Kicking off 'Just For Kicks'

This is a sentiment shared by Neha Sahu and Vikas Plakkot, founders of Just For Kicks (JFK). Created in 2012, the organisation JFK aims to serve the same purpose of bridging the resource gap for low-income school students through sports.

Neha, like all teachers of hyper 8 or 9 year olds, needed to find a way to make math problems engaging and interesting without students falling asleep mid-class. After much deliberation, she decided to take her class out of the classroom and onto the field. She developed games that involved both math skills and physical exercises, making the children alert and excited to learn. As she managed to make learning fun and entertaining, her students responded by doing better in class and on the field. That's when Neha knew her work could be expanded.

After taking the idea to schools across major metro cities, JFK now runs 2 leagues each year, for male and female students, with students in bright orange, green and yellow jerseys scoring goals across the country. While it started out in Pune, the football fever has now spread to Mumbai, Bangalore, Hyderabad and Delhi.

One of the challenges they faced initially was getting school principals on board. With academics and report cards in the lime light, several school administrators along with parents would see sports as a 'distraction' or 'waste of time'. However this mindset changed slowly, as the value addition of sports started to become tangible and visible.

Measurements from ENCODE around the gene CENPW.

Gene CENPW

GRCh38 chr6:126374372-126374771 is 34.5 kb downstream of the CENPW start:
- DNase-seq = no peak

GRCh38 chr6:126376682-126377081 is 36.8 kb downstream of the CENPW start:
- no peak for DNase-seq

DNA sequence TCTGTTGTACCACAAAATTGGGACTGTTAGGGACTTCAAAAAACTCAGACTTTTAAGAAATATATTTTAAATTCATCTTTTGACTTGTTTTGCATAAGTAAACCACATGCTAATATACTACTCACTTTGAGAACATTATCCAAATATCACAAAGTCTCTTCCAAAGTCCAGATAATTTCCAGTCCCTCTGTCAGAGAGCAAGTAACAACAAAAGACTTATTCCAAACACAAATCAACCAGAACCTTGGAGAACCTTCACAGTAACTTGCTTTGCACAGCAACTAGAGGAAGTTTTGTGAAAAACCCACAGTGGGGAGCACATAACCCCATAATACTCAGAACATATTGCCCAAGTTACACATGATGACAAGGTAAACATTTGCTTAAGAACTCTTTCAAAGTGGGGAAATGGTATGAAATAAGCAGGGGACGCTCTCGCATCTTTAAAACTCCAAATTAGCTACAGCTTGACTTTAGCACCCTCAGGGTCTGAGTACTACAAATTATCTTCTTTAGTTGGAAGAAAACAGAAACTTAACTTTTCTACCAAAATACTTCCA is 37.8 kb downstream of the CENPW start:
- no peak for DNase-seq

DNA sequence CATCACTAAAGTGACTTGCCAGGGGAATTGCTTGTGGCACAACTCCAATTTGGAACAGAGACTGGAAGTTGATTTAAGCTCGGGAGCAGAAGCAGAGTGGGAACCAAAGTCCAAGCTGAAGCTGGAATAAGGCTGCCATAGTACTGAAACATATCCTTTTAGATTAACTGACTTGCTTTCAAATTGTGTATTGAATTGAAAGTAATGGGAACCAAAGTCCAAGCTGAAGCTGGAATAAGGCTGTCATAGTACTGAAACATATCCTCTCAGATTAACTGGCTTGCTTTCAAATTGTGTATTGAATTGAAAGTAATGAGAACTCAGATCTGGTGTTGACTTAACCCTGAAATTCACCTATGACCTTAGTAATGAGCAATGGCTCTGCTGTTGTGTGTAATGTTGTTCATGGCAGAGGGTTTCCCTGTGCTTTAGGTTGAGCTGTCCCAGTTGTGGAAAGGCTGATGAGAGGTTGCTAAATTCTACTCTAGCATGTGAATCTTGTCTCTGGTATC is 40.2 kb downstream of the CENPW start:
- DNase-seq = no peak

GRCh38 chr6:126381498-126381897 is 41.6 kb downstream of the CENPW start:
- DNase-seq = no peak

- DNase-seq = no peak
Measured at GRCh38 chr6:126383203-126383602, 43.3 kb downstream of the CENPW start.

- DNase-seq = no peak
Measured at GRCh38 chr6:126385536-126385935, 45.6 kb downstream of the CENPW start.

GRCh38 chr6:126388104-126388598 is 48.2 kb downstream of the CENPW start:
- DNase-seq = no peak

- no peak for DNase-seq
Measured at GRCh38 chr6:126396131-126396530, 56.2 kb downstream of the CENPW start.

Goals Scored

Neha says the impact of regular sports leagues can be seen in multiple aspects of the children behaviour. Teamwork, leadership and discipline have become a part of their lives, and they have grown into a community of young, talented sportspersons. By levelling the playing field and equipping these students to compete in leagues usually reserved for 'elite' schools, they're attempting to disrupt the class regime within India's organised sports.

Neha shares, “The top 10 players from the last tournament are going to train in the UK with an English Premier League Club. 5 JFK students along with 5 elite school students having been chosen by a technical panel." JFK students have also been scouted by Pune FC and Mumbai City FC for training. Funded by contributions, donations and sponsorship from CSR programmes of big companies, JFK provides entire kits, gear and training to all students in its league.

Need for More Referees?

Programmes such as Just For Kicks and Khel Khel Mein allow, especially in urban cities, are an essential part of giving all students equal access. Although the Right to Education Act, 2009 makes in compulsory for all government schools to have a playground, this isn't always possible. In most of India's urban areas, owing to lack of space, these 'playgrounds' end up being confined to small play areas within the school or neighbouring public spaces.

Recognising these constraints, in 2012 the Ministry of Human Resource Development amended the Act to accommodate urban city limitations. Only 39 percent of the total 5.7 lakh primary public schools in India have playgrounds for children, according to the National Council for Education Research and Training. As the roadblocks in this space are clear, such non-profit programmes say government policy support needs to come in to change the game for these students.